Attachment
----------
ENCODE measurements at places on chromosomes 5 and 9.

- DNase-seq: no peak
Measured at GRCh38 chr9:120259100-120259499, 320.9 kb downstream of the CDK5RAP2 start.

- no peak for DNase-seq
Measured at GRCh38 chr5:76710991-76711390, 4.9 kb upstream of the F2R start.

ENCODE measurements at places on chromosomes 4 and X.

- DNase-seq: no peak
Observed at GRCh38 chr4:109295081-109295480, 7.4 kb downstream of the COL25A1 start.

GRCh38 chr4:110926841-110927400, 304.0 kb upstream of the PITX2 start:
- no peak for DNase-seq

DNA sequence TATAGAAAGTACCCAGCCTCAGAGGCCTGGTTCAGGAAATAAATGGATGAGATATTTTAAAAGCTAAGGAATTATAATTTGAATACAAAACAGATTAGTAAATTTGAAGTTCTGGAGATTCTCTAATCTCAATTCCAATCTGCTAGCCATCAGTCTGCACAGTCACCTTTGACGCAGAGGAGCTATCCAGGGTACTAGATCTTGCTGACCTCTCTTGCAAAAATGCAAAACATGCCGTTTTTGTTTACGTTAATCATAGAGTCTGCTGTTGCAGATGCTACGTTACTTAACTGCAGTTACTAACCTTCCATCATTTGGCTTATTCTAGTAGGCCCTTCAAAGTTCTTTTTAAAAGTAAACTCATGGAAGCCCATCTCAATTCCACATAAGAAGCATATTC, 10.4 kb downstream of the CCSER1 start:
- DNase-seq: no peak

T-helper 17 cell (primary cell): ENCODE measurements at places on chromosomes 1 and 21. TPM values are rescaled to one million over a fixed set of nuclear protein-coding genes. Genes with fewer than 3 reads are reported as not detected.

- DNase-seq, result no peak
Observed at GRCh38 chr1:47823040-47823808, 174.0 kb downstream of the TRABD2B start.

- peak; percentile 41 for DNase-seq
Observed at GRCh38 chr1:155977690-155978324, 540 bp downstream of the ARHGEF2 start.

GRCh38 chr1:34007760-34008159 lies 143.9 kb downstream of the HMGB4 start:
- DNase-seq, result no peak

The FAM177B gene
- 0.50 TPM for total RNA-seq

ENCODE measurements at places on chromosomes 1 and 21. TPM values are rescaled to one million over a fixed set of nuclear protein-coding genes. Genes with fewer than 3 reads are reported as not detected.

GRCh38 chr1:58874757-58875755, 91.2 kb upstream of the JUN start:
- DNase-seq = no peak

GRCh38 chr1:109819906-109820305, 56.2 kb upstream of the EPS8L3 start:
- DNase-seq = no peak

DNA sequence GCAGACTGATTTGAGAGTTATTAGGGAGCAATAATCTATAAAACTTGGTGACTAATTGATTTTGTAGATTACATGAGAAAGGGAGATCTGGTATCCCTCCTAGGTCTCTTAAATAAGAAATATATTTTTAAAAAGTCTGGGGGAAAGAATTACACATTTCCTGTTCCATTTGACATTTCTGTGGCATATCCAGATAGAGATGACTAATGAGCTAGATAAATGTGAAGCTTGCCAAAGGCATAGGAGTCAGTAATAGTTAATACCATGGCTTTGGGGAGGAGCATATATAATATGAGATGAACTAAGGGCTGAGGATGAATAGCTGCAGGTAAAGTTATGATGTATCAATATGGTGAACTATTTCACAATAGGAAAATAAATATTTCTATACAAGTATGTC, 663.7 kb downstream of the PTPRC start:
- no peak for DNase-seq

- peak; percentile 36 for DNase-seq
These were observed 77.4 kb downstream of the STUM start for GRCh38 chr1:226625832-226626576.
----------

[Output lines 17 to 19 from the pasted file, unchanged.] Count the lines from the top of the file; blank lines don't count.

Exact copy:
Observed at GRCh38 chr1:155977690-155978324, 540 bp downstream of the ARHGEF2 start.

GRCh38 chr1:34007760-34008159 lies 143.9 kb downstream of the HMGB4 start:
- DNase-seq, result no peak